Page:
In two new studies, an association between drinking diet drinks and the risk of stroke and dementia may have been found. While it has been established that consuming sugary beverages, including diet drinks, can have adverse effects on a person. These effects include gaining weight, a higher risk of diabetes, heart attack, and stroke. The studies were published in the journals Stroke and Alzheimer’s & Dementia recently.
Consuming artificial sweeteners found in diet drinks were found to be linked with stroke and dementia. This risk included Alzheimer’s disease, which is a chronic neurodegenerative disease that starts slow and worsens over time. In 2015, there were about 30 million people affected worldwide by the disease. Even drinking sugary beverages that were not diet drinks were “associated with markers for pre-clinical Alzheimer’s disease,” Bloomberg reported.
Gathering data from the Framingham Heart Study, researchers from the Boston University School of Medicine conducted a “multi-decade” review with more than 5,000 volunteers in 1948. Since 1971, the participants have also included their original volunteers children and grandchildren. The Framingham Heart Study examined participants every four years with a questionnaire surveying their diets over the past year. It was during this study that the Boston University researchers also analyzed data from their grandchildren.
According to Bloomberg, the other researcher study published in Alzheimer’s & Dementia found that consuming high amounts of sugary beverages was linked to a pattern that is consistent with preclinical Alzheimer’s. This also included a “smaller total brain volume” and poor memory. Researchers called the data “striking” because of the sample age of the participants who were middle-aged.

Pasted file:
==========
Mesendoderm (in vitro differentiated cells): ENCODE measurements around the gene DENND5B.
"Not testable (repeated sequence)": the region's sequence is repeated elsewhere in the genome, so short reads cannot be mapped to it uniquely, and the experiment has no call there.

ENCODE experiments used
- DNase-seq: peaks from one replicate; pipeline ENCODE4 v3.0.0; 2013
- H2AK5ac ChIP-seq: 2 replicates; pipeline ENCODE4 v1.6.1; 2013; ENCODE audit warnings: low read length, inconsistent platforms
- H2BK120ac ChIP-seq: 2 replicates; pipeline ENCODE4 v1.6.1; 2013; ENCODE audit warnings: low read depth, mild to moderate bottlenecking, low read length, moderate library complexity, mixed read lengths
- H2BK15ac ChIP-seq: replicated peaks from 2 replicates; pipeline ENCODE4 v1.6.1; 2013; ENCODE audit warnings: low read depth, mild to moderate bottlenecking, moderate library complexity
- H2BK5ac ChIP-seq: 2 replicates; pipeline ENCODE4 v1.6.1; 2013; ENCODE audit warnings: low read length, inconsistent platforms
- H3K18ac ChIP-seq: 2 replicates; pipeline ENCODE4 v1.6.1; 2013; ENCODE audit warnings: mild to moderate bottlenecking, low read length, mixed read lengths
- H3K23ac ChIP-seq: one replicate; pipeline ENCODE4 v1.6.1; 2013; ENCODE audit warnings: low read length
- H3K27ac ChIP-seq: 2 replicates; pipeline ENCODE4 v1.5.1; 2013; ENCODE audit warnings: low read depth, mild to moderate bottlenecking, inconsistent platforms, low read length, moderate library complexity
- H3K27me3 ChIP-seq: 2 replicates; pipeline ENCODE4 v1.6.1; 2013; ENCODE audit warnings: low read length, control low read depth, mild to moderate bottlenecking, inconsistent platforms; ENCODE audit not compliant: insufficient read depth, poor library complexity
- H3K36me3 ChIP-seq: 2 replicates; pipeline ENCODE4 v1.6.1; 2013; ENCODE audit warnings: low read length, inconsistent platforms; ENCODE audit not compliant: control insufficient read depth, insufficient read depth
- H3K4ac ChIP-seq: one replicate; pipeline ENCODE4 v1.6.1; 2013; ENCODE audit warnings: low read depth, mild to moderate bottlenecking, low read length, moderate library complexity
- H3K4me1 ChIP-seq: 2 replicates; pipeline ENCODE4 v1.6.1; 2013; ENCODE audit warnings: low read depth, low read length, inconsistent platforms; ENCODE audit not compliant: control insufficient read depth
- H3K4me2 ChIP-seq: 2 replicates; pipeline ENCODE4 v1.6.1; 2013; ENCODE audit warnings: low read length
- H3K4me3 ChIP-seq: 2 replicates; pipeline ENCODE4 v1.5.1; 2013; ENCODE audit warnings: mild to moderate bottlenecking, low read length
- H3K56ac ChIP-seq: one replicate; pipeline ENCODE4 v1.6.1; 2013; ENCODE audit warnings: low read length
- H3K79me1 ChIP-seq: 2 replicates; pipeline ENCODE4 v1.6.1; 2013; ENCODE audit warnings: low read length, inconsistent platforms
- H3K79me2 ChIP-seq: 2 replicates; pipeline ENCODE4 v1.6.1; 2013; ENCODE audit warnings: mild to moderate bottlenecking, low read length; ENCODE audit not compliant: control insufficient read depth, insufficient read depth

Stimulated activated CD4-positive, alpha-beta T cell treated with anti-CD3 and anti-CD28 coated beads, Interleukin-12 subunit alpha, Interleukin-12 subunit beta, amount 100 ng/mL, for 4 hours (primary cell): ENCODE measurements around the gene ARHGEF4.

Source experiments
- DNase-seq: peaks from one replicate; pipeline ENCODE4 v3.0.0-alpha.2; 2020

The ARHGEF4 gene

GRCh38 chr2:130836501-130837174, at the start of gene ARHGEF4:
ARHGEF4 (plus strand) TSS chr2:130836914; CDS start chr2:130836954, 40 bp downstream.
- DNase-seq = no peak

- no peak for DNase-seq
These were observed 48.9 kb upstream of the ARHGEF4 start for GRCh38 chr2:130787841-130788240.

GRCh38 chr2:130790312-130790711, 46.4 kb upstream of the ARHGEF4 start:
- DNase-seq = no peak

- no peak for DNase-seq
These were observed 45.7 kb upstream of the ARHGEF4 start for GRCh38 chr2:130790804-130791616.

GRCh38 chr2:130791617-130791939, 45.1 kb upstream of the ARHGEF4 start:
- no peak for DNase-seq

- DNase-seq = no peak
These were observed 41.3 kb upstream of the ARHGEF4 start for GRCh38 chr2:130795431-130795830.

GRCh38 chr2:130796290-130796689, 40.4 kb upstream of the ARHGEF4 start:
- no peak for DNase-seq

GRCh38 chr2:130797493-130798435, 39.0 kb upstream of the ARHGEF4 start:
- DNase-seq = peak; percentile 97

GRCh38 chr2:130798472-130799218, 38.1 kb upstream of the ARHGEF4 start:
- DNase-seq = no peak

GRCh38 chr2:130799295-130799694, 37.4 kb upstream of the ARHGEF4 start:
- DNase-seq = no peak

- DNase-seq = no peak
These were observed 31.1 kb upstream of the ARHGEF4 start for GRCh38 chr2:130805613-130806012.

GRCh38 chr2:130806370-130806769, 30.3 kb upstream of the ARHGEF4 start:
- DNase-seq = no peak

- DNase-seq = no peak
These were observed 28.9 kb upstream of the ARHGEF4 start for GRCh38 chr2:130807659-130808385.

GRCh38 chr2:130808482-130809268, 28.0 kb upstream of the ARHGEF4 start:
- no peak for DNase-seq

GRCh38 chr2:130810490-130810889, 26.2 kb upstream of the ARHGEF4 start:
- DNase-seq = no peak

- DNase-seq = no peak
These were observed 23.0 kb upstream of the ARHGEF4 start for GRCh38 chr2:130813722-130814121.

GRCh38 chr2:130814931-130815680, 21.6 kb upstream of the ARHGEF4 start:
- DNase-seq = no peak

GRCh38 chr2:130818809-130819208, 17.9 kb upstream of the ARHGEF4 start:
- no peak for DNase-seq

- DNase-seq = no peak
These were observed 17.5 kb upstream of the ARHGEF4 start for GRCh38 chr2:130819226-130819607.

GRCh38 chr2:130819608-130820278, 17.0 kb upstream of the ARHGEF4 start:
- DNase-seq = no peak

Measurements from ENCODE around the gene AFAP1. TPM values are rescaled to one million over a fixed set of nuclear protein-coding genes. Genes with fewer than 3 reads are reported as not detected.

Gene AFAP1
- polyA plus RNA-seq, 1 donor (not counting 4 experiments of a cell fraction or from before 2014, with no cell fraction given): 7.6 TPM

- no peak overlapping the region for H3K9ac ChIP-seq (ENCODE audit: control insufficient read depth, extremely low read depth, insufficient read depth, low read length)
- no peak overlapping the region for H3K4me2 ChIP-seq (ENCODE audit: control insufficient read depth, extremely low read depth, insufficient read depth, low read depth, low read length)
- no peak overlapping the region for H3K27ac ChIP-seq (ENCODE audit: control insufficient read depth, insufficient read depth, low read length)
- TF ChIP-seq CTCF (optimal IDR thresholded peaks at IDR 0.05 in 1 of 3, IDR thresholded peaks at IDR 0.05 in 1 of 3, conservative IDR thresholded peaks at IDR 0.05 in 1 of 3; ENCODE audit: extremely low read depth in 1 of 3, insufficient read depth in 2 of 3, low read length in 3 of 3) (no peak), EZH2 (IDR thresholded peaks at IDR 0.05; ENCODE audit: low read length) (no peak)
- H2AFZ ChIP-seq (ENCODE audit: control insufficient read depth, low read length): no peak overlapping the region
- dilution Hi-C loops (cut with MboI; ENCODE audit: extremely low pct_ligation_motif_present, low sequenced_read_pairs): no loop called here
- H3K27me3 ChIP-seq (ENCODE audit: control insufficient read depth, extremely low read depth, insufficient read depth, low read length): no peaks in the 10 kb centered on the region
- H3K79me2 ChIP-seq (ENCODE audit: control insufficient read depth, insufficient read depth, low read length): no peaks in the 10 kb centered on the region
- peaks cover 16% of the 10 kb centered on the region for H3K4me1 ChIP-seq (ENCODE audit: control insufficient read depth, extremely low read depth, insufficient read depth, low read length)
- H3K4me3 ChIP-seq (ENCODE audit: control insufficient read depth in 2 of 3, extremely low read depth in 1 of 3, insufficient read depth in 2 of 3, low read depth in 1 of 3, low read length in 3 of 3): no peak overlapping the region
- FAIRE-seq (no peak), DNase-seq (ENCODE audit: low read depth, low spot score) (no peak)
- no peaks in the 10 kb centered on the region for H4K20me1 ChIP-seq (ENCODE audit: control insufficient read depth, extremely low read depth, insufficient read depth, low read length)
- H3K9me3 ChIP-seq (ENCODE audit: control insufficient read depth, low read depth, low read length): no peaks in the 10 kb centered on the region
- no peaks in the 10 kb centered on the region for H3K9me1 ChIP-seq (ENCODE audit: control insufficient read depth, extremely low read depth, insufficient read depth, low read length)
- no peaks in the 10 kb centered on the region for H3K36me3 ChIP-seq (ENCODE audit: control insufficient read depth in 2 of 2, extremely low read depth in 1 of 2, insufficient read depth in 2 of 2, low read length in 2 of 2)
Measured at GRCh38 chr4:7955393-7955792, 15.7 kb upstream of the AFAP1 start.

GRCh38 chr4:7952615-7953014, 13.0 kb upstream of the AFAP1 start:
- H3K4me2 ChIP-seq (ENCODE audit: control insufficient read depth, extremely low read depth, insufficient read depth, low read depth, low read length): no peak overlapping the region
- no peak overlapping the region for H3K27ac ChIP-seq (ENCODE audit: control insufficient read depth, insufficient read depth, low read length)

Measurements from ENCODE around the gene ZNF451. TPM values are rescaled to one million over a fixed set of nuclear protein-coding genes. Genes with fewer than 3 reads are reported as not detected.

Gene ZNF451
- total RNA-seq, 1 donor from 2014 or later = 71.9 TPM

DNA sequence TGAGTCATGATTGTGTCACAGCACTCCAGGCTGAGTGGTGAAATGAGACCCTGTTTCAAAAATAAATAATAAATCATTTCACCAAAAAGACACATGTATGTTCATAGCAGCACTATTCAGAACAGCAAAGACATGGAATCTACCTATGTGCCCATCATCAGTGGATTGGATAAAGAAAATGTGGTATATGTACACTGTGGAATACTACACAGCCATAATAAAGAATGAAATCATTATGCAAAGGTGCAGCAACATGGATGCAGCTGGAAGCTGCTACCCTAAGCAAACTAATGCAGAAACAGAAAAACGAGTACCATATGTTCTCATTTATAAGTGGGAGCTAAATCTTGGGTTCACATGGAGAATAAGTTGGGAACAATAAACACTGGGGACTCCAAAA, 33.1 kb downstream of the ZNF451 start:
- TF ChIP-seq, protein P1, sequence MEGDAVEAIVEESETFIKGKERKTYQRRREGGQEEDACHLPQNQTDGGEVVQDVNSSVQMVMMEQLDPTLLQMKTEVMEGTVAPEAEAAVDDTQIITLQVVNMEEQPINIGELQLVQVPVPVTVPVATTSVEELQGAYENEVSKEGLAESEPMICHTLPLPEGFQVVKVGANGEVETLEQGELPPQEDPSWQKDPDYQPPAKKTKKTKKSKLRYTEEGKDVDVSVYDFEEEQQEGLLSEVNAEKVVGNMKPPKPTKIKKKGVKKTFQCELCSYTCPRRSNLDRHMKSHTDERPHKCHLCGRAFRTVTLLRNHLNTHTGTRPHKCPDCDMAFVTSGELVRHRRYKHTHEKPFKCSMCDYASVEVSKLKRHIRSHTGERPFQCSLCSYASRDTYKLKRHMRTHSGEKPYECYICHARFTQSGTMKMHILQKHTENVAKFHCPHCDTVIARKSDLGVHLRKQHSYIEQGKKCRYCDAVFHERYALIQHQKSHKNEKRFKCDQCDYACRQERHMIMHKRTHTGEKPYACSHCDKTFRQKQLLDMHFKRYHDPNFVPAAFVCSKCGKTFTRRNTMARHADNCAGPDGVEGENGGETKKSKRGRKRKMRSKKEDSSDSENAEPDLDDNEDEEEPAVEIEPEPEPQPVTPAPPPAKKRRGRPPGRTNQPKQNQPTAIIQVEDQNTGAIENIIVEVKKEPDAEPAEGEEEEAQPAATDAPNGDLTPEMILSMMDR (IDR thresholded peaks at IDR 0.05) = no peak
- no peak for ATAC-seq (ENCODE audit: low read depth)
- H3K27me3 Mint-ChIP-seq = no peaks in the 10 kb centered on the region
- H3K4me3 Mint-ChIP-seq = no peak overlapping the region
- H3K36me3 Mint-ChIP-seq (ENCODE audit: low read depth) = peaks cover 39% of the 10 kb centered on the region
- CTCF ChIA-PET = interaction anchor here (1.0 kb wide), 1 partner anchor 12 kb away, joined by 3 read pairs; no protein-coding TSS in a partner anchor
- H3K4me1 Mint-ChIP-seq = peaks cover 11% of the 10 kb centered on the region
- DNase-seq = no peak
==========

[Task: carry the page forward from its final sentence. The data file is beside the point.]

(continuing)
Naturally, those in the beverage industry are skeptical of the findings. William Dermody Jr, vice president of policy at the American Beverage Association, called the data results to be the result of “age, family history of Alzheimer’s, and genetics” but not sugar intake. According to the study published in Stroke, after adjusting for age, sex, education, calorie intake, and other factors, there was an “increased risk” of stroke, and “all-causes dementia.”
More studies, the researchers said, must be done before any conclusive data can be taken as fact. U.S. News and World Report reported that despite the dire results of the study, Matthew Pase, study author, said “the study didn’t reveal a direct cause-and-effect relationship,” between the two. Primary care physicians warn patients, however, to be mindful of their diet and exercise. The less the sugary drinks, including diet drinks, the better. Heather Snyder, senior director of medical and scientific operations at the Alzheimer’s Association, spoke to CNN saying that there were facts that artificial sweeteners were not ideal for people’s bodies and brains.
By Cheryl Werber